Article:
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Nutrition International launches ‘Right Start’ to provide better nutrition for women and children in Pakistan
Nutrition International launched the ‘Right Start Program’ in Pakistan to improve the survival and health of pregnant women, newborns and young children.
Posted on May 26, 2017
Islamabad, PAKISTAN – On May 25th, Nutrition International launched the ‘Right Start Program’ in Pakistan to improve the survival and health of pregnant women, newborns and young children through an investment of $CAN 4.9M over five years to 2020.
The Right Start program, supported by the Government of Canada, aims to improve nutrition for pregnant women, newborns and young children. It will focus on reducing complications during both pregnancy and delivery due to high anemia levels, as well as reducing low birth-weight in newborns, and stunting in children under five years old.
The five-year project will reach 275,000 pregnant women with WHO-recommended iron and folic acid supplementation, 298,000 newborns with a package of interventions at birth, and an estimated 546,000 children aged up to 24 months with infant and young child nutrition services.
The burden of malnutrition in Pakistan is significant. According to the National Nutrition Survey 2011, approximately 44% of children are stunted, over half of all pregnant women suffer from anaemia, and only one out of every three infants is exclusively breastfed for the first six months of life.
An estimated six percent of the world’s chronically malnourished children live in Pakistan. As per National Nutrition Survey 2011, almost 10 million children suffer from chronic malnutrition, 3.3 million children suffer from acute malnutrition, and 1.3 million are severely malnourished requiring therapeutic care. Up to 60% of mothers and children suffer from micronutrient deficiencies and around 38% of infants are exclusively breastfed.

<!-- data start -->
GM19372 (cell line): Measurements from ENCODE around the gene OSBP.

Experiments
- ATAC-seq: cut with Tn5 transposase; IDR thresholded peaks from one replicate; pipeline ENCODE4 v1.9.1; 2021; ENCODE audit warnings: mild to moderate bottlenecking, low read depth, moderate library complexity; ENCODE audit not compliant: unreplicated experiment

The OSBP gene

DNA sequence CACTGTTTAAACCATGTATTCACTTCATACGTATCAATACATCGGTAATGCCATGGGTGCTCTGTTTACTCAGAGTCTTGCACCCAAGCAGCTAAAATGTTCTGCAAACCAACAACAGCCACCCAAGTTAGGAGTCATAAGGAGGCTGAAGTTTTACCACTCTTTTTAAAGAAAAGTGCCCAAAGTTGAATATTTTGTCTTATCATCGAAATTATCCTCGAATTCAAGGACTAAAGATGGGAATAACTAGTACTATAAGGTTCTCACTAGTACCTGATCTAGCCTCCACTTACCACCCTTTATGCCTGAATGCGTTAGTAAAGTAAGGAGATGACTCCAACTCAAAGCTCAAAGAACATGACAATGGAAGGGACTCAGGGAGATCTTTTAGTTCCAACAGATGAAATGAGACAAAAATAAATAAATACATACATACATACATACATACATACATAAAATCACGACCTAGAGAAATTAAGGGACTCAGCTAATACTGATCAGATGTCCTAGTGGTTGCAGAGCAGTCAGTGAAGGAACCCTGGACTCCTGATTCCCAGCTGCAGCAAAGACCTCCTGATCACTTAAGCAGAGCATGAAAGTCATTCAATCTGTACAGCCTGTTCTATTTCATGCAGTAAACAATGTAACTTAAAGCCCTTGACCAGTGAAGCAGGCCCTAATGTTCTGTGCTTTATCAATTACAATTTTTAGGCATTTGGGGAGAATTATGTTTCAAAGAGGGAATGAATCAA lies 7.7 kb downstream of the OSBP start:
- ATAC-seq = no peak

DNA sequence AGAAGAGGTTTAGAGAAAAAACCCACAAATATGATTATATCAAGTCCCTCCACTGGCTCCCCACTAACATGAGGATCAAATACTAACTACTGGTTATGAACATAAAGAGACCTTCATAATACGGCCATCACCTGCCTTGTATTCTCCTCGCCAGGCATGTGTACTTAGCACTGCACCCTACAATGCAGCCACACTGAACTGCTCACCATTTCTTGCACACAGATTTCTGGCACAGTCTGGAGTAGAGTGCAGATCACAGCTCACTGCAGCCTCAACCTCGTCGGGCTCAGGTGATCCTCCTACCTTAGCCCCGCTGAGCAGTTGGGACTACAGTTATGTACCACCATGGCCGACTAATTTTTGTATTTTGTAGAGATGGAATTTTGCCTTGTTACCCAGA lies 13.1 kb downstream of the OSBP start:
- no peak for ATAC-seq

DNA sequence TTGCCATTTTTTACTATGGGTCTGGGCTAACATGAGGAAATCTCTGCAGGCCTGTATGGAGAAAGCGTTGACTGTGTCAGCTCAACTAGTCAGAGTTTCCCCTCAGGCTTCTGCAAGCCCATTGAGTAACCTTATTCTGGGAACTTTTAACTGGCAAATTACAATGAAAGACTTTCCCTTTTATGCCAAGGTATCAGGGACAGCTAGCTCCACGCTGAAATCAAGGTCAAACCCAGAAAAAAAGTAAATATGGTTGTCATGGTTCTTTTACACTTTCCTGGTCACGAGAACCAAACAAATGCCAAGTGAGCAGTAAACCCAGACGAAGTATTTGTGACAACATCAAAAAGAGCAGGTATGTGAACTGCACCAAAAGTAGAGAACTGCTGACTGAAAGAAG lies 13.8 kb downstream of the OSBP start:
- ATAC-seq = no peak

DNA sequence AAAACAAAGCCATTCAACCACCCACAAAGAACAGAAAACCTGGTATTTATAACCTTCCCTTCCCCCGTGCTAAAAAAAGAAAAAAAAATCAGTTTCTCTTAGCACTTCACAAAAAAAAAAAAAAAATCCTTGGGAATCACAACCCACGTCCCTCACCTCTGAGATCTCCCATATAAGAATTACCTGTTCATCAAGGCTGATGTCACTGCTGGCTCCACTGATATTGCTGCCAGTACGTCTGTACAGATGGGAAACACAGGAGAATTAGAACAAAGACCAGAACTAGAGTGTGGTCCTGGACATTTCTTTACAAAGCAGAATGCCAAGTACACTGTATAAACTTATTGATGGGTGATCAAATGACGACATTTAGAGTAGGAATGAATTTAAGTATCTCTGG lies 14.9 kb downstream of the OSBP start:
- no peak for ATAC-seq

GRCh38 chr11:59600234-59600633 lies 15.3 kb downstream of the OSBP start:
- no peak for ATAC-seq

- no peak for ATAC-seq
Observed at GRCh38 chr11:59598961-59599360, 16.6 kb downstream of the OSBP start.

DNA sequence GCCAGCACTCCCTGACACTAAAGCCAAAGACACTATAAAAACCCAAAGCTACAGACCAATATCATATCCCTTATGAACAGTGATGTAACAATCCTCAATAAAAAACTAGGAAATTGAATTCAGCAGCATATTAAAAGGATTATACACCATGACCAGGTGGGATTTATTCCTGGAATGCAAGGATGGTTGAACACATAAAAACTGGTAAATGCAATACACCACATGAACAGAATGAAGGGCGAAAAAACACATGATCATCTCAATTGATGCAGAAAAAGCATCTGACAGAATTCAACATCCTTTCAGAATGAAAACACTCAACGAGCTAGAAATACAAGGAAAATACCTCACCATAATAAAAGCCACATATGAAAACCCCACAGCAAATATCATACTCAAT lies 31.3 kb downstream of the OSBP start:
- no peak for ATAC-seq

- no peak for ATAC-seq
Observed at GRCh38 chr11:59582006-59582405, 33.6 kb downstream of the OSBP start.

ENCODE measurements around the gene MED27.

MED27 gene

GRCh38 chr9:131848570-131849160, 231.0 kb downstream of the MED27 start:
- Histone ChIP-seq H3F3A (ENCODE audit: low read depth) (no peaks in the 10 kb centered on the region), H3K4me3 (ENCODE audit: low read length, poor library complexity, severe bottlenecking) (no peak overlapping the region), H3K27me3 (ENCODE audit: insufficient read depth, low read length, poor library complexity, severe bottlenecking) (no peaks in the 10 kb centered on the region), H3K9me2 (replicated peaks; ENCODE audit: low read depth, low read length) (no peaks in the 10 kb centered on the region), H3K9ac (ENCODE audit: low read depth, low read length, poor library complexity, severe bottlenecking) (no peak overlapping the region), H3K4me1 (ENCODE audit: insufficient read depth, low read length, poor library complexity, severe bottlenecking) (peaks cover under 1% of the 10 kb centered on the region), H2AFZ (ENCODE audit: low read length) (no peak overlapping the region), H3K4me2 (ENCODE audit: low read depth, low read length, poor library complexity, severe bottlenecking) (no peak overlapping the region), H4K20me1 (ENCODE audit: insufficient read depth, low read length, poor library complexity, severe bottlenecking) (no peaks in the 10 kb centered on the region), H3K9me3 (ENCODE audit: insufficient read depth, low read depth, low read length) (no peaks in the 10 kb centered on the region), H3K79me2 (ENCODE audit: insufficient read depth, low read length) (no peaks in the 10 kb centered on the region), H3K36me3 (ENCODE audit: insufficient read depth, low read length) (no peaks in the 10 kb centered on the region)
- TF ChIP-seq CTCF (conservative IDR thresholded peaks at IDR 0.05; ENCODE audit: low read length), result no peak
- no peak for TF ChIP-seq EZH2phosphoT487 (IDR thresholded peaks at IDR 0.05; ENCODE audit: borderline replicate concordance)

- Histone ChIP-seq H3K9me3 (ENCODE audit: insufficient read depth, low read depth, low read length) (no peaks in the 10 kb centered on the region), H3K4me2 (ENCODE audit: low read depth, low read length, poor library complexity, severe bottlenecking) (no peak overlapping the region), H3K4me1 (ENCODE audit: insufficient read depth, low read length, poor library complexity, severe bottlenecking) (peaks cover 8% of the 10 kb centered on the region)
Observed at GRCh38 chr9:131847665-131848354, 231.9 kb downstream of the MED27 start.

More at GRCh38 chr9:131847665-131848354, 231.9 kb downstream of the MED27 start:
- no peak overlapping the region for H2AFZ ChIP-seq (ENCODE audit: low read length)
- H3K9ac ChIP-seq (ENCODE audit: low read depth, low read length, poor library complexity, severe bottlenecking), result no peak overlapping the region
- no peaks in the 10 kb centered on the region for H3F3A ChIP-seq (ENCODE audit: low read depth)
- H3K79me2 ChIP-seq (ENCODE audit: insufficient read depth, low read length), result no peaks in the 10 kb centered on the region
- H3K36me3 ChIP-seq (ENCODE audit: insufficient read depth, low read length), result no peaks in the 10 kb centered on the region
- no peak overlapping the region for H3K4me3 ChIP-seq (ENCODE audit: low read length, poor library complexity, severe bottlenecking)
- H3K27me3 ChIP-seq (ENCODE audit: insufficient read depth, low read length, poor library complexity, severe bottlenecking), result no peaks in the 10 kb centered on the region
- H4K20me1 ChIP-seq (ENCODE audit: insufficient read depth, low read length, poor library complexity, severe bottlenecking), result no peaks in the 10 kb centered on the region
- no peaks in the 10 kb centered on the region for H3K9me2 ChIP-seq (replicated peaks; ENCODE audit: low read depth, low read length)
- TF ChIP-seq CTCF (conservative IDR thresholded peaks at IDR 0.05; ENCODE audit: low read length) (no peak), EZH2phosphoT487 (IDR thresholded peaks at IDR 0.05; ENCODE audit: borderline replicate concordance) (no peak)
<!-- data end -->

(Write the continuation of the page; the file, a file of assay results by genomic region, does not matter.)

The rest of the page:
Speaking during the field launch, Shahram Khan Tarakai, Minister of Health, Government of Khyber Pakhtunkhwa said: “We acknowledge the efforts of Nutrition International for implementing the ‘Right Start’ Program in Pakistan and selecting Swabi as a pilot district. I must say that this is indeed the ‘Right Start’ today as we all together take a step towards preventing and treating malnutrition among pregnant women and young children. We are committed to improving the health and nutrition status of our mothers and children in Khyber Pakhtunkhwa and will strive to make a difference, a true difference in our people’s lives.”
Joel Spicer President and CEO of Nutrition International said: “The malnutrition crisis in Pakistan must be addressed as a matter of national urgency. Awareness and leadership are growing – and that is encouraging – but much more action is needed, particularly for women and girls. Right Start is a sign of our commitment and resolve to support government efforts to tackle this crisis.”
Right Start aims to support the provincial governments in reaching vulnerable women and children across the entire project districts, especially focusing on areas that are not covered by Lady Health Workers. These are areas that have been prioritized by the provincial governments and have reported high levels of undernutrition.
The main interventions of the Right Start Program in Pakistan include:
Perry Calderwood, High Commissioner of Canada to Pakistan, said: “Malnutrition comes at a huge cost for Pakistan, both human and financial. It costs Pakistan 3% of its GDP – up to US$7.6 Billion. Despite the progress in the health of women, newborns and children, significant gaps remain: the number of women who die during pregnancy or child birth and children who die of preventable causes before their fifth birthday is still unacceptably high. Focus must be, therefore, on preventing and treating malnutrition among pregnant women and young children. The Right Start initiative, launched here today, comprises interventions which intend to do just that. We believe it is exceptionally relevant to the nutritional challenges of Pakistan.”
Dr. Naseer Muhammad Nizamani, Country Director, Nutrition International said: “It is our privilege to collaborate with the provincial departments of health and the Federal Ministry of National Health Services Regulation and Coordination to reach vulnerable women and children with improved nutrition in Pakistan. We will work closely with the government to increase focus on the first 1,000 days of life starting from conception to the second birthday of the child.”
The launch organized attended by senior government officials from federal and provincial governments, civil society organizations, UN agencies including World Food Program, UNICEF, FAO and donors including World Bank, DFID and DFAT.
The Right Start Initiative is a multi-million dollar, multi-faceted initiative aiming to reach over 100 million women and girls with improved nutrition in nine countries across Africa and Asia.
For more information, download the Right Start Pakistan fact sheet (PDF) or infographic (PDF) or read Nutrition International’s President and CEO Joel Spicer’s address.